Insurance against NHS mistreatment

From: RC Dales, Church View, Brompton, Northallerton, North Yorkshire.

NEGLIGENCE claims against the NHS now cost over £1bn! To this is added the cost of an NHS legal department to deal with the claims. If the £1bn plus were available to bring front line staff levels to a proper adequacy, a main cause of the claims (overworked, stressed medical and nursing staff) would be minimised.

So what could be done in the public interest? The public are only too well aware that human error in present conditions is unavoidable, and on admission to clinics or hospitals they are taking the risk. Therefore, on admission, they would sign an understanding that the legal defence Volenti non fit injuria would be applied and claims would not succeed.

Hide Ad
Hide Ad

To compensate the unfortunate, however, insurance coupons could be purchased (as there are millions of admissions the premium would be small) to cover the eventuality, underwritten no doubt by the strong British insurance market.

Patients on benefit could have their benefit increased to cover the cost. The insurers would have a diminishing risk as NHS staff levels improve. Maybe lawyers among your readers will comment, and NHS executives and politicians could be invited to make their reaction known.

From: M Hellawell, Cross Lane, Scarborough.

THERE was a time when the NHS was regarded as the best. Those who were doctors and nurses regarded it as a vocation. Training was very structured and thorough – done on the wards with a spell of district nursing included.

Matron was the supreme boss. Why was this system changed to a scheme of university degrees (much more costly) and really a poor substitute? There was not a need for the three-figure salaried trusts to run the NHS, many of whom were not medical experts. In came the tick lists, out went common sense and compassion. There is no wonder we have a department-laden NHS going nowhere, and one after another failed government initiatives.

Hide Ad
Hide Ad

It’s time to scrap the university degree and put training back on the wards – that for starters would save a lot of money. It would also allow the type of person who maybe can’t go to university, who would make a first class nurse to enter the profession – the auxiliary nurses of old.

Finally, let the hospitals get on with it without government interference – and bring back matron.

Evidence and the RSPCA

From: Gavin Grant, RSPCA Chief Executive, Wilberforce Way, Southwater.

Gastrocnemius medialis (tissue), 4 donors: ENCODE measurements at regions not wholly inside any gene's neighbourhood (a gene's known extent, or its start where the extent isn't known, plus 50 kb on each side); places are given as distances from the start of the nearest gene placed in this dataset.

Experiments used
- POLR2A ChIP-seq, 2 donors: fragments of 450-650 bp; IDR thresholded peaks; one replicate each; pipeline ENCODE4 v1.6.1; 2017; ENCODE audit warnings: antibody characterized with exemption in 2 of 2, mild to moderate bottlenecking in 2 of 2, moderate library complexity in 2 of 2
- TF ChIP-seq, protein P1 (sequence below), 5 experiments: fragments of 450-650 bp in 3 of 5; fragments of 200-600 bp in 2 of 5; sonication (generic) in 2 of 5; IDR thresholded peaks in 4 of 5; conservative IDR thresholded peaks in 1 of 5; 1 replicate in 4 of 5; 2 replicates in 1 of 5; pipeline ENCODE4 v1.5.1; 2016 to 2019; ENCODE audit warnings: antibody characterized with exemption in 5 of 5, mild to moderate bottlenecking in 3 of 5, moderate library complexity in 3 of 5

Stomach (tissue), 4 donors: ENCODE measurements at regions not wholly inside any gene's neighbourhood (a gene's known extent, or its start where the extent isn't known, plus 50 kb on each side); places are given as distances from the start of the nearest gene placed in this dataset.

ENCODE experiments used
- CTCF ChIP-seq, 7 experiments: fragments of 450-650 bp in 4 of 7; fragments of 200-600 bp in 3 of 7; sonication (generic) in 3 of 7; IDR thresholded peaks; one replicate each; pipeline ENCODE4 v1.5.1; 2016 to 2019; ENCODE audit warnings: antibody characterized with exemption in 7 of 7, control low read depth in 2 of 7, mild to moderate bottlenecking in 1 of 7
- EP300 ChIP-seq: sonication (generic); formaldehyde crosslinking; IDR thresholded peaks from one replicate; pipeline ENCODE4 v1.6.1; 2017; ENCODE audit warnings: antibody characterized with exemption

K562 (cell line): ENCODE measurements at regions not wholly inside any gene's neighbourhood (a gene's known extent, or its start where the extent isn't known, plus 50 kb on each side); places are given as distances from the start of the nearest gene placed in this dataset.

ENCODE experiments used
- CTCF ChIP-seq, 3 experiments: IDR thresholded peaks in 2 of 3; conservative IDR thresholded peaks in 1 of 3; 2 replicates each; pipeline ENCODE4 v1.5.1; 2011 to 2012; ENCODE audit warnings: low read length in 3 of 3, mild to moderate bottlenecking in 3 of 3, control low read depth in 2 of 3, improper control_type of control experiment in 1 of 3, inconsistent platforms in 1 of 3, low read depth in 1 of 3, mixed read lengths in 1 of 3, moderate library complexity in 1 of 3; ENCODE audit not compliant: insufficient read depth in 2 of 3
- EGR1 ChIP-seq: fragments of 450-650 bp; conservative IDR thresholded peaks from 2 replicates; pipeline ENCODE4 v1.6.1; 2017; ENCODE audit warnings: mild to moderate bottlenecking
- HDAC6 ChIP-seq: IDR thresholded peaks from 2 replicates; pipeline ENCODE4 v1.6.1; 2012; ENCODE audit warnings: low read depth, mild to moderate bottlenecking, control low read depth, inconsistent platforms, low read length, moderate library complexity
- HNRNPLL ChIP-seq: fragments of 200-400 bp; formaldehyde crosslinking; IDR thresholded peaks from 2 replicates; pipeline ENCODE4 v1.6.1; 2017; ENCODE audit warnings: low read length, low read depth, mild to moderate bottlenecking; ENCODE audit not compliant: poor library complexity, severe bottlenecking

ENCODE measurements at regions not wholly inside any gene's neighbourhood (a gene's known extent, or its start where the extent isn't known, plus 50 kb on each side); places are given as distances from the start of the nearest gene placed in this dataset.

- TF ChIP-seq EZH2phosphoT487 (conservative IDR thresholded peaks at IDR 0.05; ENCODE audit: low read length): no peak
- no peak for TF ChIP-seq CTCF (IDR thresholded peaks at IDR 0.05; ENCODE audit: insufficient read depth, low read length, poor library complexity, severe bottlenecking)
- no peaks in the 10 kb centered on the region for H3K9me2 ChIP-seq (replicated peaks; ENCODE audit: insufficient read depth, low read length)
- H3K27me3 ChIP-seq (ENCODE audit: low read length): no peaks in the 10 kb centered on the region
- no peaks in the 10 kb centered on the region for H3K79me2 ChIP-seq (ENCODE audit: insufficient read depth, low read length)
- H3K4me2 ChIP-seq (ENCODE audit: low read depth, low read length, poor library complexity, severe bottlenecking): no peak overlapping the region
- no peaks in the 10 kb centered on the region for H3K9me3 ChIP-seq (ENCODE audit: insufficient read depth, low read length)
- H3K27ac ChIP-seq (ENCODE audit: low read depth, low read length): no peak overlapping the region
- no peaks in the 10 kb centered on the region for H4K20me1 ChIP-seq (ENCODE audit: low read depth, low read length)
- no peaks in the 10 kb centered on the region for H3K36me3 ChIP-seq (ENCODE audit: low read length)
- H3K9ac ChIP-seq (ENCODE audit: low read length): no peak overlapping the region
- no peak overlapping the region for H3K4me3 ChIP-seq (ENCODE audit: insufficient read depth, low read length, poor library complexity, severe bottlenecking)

In response to your article “RSPCA’s hunt vendetta” (Yorkshire Post, February 23), we would like to point readers to the Attorney General Dominic Grieve’s recent parliamentary comments.

Hide Ad
Hide Ad

He said: “If somebody is acquitted, it does not necessarily mean that the prosecution was wrong in principle.”

In this case, the RSPCA was clear that there was sufficient evidence of an alleged offence of interfering with a badger sett.

The RSPCA’s case was that “digging” took place at the set. However at the opening of the trial concerns among experts did appear as to whether such “digging” technically constituted a breach of the law.

Consequently, and entirely appropriately, the RSPCA offered “no evidence” and the case was dismissed. Our legal costs are estimated at £3,500. It should be noted that prosecution is always the last resort and taken to prevent animal abuse and to ensure that laws designed to protect animals are upheld.

Memory of great deluge

Hide Ad
Hide Ad

From: DA Hollingsworth, Parkside Terrace, Cullingworth, Bradford.

On Monday, June 11, 1956, there occurred a tremendous thunderstorm which developed into a cloudburst, affecting a small area around Cullingworth and the moors to the west.

I was nine years old at the time and was really scared.

It started at 6pm and continued for 105 minutes producing six and a half inches of rain – probably more than Boscastle. This was accurately measured at a Bradford Corporation Water Works reservoir in their gauge at Hewenden, just half a mile from the village. According to the meteorological office, this fall of rain has never been beaten for the whole of the British Isles.

As I recall BKS Airlines – as they were known in the 1950s and 60s – flew piston-engined Dakotas on a flight path over Cullingworth en route to the Isle of Man, Belfast etc. Would there be any retired pilot or (co-pilot) who remembers seeing this weather, as I say between 5.30 and 7.30pm? I understand aircrews carried cameras, correct me if I am wrong.

Church overlooked

From: Sylvia M Barnard, North Park Road, Leeds.

Hide Ad
Hide Ad

Thank you for the splendid photograph you published on February 25 of the view from the roof of the new development “Trinity Leeds”. It shows a diverse and fascinating architectural landscape, and although I heartily dislike some of the modern buildings inflicted on our city I find the Trinity scheme itself (as far as one can see it at the moment) quite attractive.

However, there is nothing in your caption to explain to any stranger – why “Trinity”? Perhaps you should have pointed out that the glass and white arms which stretch to Boar Lane clasp the sad, soot-blackened hulk of Holy Trinity Church, built in 1722-7 and a Grade 1 listed building.

Couldn’t Leeds City Council, in giving planning permission, have made a point of requiring the developers to have the church cleaned? I confess an interest as Thoresby, the Leeds historian, mentioned in 1724 that one of my ancestors, Christopher Watkinson, merchant, had “generously sent £200 towards building the new church” – a deal of money in those days.